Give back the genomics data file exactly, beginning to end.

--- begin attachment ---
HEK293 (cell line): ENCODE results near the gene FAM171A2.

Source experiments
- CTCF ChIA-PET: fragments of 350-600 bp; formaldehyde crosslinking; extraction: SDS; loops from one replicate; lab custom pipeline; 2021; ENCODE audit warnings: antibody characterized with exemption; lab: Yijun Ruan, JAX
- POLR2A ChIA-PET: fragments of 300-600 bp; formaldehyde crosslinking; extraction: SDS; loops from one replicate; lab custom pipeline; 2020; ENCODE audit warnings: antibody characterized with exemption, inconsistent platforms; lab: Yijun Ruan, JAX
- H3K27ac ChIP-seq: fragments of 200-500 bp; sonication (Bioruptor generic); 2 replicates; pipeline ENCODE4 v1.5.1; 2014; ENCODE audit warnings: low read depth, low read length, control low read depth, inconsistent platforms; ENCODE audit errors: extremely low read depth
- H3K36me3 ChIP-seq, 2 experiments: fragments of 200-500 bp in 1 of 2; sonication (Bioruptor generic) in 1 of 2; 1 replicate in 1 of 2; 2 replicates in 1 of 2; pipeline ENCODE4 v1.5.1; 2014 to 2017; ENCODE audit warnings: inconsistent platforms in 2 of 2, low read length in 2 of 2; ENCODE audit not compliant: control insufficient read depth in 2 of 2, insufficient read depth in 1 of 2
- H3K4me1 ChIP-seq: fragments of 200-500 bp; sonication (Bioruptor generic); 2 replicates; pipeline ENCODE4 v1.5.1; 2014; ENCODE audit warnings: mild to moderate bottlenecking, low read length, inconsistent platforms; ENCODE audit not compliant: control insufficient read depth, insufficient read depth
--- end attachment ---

HEK293 (cell line): ENCODE results near the gene FAM171A2.

Source experiments
- CTCF ChIA-PET: fragments of 350-600 bp; formaldehyde crosslinking; extraction: SDS; loops from one replicate; lab custom pipeline; 2021; ENCODE audit warnings: antibody characterized with exemption; lab: Yijun Ruan, JAX
- POLR2A ChIA-PET: fragments of 300-600 bp; formaldehyde crosslinking; extraction: SDS; loops from one replicate; lab custom pipeline; 2020; ENCODE audit warnings: antibody characterized with exemption, inconsistent platforms; lab: Yijun Ruan, JAX
- H3K27ac ChIP-seq: fragments of 200-500 bp; sonication (Bioruptor generic); 2 replicates; pipeline ENCODE4 v1.5.1; 2014; ENCODE audit warnings: low read depth, low read length, control low read depth, inconsistent platforms; ENCODE audit errors: extremely low read depth
- H3K36me3 ChIP-seq, 2 experiments: fragments of 200-500 bp in 1 of 2; sonication (Bioruptor generic) in 1 of 2; 1 replicate in 1 of 2; 2 replicates in 1 of 2; pipeline ENCODE4 v1.5.1; 2014 to 2017; ENCODE audit warnings: inconsistent platforms in 2 of 2, low read length in 2 of 2; ENCODE audit not compliant: control insufficient read depth in 2 of 2, insufficient read depth in 1 of 2
- H3K4me1 ChIP-seq: fragments of 200-500 bp; sonication (Bioruptor generic); 2 replicates; pipeline ENCODE4 v1.5.1; 2014; ENCODE audit warnings: mild to moderate bottlenecking, low read length, inconsistent platforms; ENCODE audit not compliant: control insufficient read depth, insufficient read depth